Wednesday, February 18, 2009

KIDZ Kick-Off Party and Contest!

An amazing site, dedicated to special needs children and their families.

Please take time to check it out and you can also win some great prizes during the Kick-Off party! Just follow the link above and read the instructions for entering.


Saturday, February 7, 2009

The Name Game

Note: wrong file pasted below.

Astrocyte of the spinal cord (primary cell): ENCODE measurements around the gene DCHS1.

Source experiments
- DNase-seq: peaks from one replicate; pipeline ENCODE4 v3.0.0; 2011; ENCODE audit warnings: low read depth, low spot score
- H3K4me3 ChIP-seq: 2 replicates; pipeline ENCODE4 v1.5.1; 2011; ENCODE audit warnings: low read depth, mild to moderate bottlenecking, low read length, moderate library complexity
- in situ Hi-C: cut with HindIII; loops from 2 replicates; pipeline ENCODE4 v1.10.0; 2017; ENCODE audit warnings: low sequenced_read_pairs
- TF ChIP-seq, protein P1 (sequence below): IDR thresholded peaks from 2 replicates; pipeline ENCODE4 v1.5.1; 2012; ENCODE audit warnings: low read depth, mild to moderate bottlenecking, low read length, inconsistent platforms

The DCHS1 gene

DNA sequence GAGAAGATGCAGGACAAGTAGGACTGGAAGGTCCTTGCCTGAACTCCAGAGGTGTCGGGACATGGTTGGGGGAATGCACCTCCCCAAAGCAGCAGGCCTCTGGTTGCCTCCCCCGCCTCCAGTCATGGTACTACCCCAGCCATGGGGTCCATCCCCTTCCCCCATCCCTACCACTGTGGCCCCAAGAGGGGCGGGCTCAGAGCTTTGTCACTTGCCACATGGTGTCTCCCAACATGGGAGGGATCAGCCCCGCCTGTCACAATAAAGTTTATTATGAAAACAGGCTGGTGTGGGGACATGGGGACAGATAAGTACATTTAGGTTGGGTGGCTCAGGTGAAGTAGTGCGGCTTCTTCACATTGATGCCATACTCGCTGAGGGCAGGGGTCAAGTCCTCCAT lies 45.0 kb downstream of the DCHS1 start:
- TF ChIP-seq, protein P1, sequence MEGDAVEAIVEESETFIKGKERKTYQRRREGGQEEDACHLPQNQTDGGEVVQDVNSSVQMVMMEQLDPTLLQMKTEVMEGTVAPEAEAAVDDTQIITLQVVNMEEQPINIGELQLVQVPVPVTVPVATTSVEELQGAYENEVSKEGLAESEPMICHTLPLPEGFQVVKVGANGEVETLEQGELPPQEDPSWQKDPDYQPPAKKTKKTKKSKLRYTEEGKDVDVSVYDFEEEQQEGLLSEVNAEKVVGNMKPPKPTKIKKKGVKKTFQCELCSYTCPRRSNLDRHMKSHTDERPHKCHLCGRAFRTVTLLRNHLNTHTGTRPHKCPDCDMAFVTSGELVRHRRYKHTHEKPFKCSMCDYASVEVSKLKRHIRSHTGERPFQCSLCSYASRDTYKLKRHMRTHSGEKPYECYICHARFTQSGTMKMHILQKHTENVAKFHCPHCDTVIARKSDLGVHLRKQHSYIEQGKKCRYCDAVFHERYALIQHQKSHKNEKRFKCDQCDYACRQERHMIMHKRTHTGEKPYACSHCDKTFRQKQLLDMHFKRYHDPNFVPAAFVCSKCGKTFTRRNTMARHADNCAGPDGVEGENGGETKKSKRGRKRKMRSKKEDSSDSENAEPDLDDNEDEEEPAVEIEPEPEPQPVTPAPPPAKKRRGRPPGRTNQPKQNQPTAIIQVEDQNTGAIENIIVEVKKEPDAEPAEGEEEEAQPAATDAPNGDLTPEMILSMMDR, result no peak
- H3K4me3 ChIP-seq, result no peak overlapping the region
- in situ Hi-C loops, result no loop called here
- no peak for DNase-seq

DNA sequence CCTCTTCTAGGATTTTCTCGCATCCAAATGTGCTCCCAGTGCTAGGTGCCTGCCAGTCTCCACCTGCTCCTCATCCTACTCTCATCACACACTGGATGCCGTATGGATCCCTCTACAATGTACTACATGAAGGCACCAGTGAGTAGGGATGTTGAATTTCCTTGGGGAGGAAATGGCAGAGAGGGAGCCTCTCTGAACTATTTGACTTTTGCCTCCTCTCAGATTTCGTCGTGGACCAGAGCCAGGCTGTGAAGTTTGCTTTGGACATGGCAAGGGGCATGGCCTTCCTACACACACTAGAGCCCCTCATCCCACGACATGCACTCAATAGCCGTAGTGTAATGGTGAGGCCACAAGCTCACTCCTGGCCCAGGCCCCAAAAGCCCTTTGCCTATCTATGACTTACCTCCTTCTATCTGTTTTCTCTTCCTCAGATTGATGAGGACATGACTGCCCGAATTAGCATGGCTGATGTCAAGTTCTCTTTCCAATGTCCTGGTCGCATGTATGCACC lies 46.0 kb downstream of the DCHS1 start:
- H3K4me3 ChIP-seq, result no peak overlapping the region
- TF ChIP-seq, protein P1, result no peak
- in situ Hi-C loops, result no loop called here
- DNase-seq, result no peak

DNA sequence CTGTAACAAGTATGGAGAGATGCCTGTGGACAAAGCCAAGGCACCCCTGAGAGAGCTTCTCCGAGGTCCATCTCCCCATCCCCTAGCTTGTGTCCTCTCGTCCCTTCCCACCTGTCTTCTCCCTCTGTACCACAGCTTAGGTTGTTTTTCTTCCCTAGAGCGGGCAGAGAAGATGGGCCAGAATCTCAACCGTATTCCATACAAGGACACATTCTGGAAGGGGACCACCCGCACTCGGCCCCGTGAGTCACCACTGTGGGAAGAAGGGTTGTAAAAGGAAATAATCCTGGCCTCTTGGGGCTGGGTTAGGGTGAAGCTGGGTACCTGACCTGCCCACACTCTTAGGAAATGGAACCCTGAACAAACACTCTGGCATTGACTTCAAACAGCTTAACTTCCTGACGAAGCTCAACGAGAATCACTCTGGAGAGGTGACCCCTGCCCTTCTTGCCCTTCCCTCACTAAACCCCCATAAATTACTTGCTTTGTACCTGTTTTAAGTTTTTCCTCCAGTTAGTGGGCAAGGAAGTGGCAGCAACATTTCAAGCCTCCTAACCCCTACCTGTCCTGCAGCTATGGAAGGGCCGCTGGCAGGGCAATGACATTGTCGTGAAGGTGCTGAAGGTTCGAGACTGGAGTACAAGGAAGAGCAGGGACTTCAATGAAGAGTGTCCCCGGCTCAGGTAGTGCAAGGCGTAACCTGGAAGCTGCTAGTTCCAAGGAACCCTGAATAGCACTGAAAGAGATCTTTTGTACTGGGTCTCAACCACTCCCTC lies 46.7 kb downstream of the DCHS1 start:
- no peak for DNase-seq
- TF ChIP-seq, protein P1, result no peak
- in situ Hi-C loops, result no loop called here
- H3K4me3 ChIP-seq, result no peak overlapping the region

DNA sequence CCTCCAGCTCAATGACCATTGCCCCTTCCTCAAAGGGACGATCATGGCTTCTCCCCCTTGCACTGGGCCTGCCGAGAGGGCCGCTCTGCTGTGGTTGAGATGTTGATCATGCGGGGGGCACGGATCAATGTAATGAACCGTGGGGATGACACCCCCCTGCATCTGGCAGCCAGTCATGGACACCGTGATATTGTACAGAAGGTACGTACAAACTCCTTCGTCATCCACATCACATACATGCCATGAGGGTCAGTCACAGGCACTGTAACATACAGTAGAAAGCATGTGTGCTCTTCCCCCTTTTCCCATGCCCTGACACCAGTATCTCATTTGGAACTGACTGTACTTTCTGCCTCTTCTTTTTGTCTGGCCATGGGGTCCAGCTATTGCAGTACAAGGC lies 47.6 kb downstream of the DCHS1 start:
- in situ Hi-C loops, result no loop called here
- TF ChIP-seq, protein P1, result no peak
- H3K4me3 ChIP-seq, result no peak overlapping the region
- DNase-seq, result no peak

These days, Tallen calls all of us by our correct names. He does call me "Mama" and his father "Daddy", but you get my drift. Almost everyday, we stop to reflect on how different he was before his sister was born ( she is 20 months old ) and the amazing improvements he has made since then. Just 20 short months ago, he was still in his own little world for the most part. I think the first whole sentence he had spoken directly  to any of us was on the day we returned from the hospital with his new sister. He didn't run to greet us, or even seem excited at our return. We had the bassinet in the living room and when we placed Ross inside, Tallen eased over and peeked inside. We nearly jumped out of our skin when he sprang into the air and shouted, " IT'S A BABY!" and he began to dance around the room. Then, just as suddenly, he fell silent, ran into our room and slammed the door. Ever so often, he would crack the door a bit, peek into the living room, spot the new baby, and slam the door closed again. I have always credited Ross in a way for the improvements in Tallen, it's like she changed the way he looked at things. Or maybe by seeing her be affectionate, he has learned to be affectionate, I'm not sure I can even put it in words, but she definitely made a difference...